Algiers is located, not suprisingly, in Algeria, where it is the capital and largest city. Its population, as of 1998, is 1,519,570 (one source says 3 million, this figure probably includes the surrounding suburbs). Algiers is one of the leading ports and commerce centers in North Africa. It is divided into the newer, French-built section and the original Muslim quarter, with many mosques and narrow streets. There are now also vast suburbs sprawling out onto the surrounding Metidja plain. Algiers has two harbors, both artificial, which are both sheltered from winds. They were built to accomodate the city's large pirate fleet.
The Phoenicians originally founded a city on what is now the marine quarter of Algiers. During Roman times it was called Icosium, but it disappeared in the chaos surrounding the fall of the empire. In 944, Buluggin b. Ziri founded the present city and the Zirid-Senhaja dynasty ruled it. In 1148 the dynasty was overthrown by Roger II of Sicily and in 1159 Algiers was occupied by the Almohades, and in the 13th century it came under the rule of the Abd-el-Wahid sultans of Tlemcen. Since Oran was their chief port, Algiers had a degree of independence. Under the Ottoman Empire, the population of Algiers reached 100,000.
An island in Algiers' harbor known as the Penon was occupied by Spain in 1302 and trade between Algiers and Spain grew. The city became home to many of the Moors expelled from Spain in 1492. In 1519 the amir of Algiers, Selim b. Teumi, asked Arouj and Khayr al-Din, also known as Barbarossa, to expel the Spaniards. Arouj came to Algiers, had ol' Selim killed, and seized the city. Khayr al-Din succeeded him and in 1550 drove the Spaniards out, establishing the pashalik, afterwards deylik, of Algeria. Algiers then became a main port for the Barbary pirates.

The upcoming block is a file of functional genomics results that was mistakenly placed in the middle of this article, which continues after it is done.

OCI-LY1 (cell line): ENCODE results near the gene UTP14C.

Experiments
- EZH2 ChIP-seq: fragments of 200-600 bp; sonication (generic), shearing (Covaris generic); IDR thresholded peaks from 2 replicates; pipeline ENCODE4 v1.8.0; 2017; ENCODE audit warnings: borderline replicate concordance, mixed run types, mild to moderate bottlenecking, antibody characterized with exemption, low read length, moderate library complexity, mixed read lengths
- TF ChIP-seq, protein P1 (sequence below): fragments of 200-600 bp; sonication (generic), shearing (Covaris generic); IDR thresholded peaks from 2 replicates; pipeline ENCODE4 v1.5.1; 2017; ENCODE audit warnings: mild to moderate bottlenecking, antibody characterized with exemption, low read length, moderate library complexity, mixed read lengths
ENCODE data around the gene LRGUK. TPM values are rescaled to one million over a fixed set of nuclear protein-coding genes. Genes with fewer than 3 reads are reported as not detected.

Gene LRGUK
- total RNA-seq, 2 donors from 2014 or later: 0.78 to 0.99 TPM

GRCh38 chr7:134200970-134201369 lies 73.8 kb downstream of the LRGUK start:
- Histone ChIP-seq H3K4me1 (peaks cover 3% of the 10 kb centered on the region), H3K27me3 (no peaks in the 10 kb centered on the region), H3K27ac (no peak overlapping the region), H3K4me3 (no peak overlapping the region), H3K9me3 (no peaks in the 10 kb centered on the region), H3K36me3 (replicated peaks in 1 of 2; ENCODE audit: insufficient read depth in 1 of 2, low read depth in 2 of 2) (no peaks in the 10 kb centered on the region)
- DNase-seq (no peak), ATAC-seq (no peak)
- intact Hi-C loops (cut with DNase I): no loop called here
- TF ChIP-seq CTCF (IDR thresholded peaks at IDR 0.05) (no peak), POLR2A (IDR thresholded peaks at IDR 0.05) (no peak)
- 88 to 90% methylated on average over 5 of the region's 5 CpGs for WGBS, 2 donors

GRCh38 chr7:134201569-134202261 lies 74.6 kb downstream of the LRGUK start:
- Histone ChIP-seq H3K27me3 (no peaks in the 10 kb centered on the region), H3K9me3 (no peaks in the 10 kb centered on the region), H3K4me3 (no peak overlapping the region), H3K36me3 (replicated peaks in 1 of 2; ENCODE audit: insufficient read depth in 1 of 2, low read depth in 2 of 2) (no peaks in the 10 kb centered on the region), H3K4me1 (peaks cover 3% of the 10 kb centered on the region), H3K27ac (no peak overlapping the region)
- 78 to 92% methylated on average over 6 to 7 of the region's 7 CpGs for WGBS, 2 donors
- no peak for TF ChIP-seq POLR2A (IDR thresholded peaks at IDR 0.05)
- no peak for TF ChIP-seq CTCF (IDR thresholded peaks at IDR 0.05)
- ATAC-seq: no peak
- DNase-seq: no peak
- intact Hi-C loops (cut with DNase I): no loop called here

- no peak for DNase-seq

In 1541 Charles V attacked the city with an Army of 30,000 and was defeated. In 1816 the British and Dutch navies bombarded the city and destroyed the corsair fleet. Attacks on the pirates by European and American navies weakened the piracy-based economy. On July 4, 1830 the French, led by General de Bourmont, attacked the city and seized it. By this time, the city was in decline and had less than 40,000 inhabitants.
After Operation Torch, Algiers became the headquarters of Allied forces in North Africa, as well as Charles de Gaulle's Free French government. In 1954 a major anti-French uprising signalled the beginning of a dedicated Algerian independence movement. In May 1958, Algiers was the stage for the army revolt in which de Gaulle returned to power in the Fifth Republic. The French maintained control until 1962, when they finally pulled out of Algeria, ending a bloody guerilla war.